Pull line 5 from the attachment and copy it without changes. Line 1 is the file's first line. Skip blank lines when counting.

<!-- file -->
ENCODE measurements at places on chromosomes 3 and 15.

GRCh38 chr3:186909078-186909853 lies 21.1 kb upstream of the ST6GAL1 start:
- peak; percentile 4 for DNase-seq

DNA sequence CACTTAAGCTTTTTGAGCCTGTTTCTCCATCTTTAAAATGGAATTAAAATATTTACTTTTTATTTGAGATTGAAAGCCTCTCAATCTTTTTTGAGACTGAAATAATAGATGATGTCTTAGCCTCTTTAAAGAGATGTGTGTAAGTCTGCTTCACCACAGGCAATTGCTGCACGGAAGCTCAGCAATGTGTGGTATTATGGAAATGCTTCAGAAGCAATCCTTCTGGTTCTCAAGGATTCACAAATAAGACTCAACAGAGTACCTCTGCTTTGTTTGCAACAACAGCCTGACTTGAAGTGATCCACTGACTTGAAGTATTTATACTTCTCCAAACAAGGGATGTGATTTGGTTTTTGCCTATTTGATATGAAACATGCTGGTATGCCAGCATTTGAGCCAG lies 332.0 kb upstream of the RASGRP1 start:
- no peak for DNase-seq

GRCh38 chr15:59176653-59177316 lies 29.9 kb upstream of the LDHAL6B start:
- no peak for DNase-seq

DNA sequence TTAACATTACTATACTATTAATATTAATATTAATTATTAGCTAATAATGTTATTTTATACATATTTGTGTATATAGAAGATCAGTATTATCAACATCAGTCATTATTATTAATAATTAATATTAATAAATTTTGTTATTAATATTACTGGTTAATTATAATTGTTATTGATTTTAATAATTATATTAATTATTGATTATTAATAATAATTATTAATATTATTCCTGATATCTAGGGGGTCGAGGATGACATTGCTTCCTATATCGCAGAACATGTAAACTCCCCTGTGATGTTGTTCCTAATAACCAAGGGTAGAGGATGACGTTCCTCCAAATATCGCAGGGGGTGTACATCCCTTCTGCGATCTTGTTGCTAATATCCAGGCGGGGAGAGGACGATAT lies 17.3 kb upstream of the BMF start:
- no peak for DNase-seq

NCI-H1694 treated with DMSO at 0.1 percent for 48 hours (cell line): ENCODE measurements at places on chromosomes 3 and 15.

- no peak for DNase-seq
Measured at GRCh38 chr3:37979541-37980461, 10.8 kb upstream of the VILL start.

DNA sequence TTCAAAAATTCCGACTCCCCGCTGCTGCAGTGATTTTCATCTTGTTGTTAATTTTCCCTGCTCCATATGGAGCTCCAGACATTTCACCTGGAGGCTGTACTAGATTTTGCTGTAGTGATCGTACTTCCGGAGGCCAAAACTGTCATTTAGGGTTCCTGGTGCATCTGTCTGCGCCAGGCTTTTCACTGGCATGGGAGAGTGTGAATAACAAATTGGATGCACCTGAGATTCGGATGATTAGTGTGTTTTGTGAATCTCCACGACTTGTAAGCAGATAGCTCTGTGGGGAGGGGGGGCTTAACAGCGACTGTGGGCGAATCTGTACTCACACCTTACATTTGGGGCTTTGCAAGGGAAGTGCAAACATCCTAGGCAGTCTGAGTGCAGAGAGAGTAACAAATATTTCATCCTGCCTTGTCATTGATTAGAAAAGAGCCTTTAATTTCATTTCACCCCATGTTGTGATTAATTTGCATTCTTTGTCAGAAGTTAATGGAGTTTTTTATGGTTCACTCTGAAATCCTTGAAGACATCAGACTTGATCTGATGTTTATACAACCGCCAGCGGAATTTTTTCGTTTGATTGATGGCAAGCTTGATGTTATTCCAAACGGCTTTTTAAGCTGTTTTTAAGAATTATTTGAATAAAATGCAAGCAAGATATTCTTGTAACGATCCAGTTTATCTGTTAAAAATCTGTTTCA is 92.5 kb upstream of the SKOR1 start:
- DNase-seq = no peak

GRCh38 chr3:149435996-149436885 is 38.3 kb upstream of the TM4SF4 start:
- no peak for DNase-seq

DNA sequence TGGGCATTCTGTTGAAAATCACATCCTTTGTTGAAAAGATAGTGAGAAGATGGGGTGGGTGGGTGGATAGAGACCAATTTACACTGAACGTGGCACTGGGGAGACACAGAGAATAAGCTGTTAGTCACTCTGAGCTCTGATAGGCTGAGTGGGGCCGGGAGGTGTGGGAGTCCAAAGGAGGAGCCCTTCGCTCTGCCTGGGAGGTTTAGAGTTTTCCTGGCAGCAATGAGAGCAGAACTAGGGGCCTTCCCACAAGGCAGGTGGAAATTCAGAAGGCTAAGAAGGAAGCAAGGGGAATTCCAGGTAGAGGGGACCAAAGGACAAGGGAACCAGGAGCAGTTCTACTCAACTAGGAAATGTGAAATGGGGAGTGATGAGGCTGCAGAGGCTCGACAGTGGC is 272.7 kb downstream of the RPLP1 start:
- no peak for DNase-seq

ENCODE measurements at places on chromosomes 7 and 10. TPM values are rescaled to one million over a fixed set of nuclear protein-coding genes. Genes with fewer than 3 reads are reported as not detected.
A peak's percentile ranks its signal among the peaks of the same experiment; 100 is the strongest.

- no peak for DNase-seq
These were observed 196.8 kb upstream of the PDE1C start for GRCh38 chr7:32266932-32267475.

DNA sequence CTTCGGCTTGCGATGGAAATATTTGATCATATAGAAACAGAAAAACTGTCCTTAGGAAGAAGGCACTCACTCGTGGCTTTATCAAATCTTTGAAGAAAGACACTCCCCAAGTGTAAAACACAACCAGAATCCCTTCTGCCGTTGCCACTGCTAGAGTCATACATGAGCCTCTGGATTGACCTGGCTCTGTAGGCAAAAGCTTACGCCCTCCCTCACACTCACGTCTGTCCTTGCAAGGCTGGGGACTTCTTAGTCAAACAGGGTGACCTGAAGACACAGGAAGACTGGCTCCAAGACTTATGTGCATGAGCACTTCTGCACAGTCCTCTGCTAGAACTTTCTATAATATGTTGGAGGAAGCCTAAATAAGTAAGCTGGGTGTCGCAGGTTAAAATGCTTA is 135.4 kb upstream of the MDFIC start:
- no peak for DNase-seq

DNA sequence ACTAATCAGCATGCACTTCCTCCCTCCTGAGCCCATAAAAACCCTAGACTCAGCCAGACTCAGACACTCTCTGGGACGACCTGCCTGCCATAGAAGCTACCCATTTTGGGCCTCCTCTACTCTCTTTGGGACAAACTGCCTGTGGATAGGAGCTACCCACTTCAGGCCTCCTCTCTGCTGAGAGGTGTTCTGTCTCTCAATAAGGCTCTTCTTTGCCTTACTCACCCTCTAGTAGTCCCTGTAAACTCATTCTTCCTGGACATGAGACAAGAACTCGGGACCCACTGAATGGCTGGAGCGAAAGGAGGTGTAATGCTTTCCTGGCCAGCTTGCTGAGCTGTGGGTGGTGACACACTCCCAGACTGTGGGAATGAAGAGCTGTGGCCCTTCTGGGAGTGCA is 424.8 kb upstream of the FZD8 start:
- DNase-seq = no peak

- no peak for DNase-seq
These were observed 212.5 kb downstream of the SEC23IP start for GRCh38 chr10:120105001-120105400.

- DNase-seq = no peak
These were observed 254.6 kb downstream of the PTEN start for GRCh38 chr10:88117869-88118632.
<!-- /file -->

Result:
- no peak for DNase-seq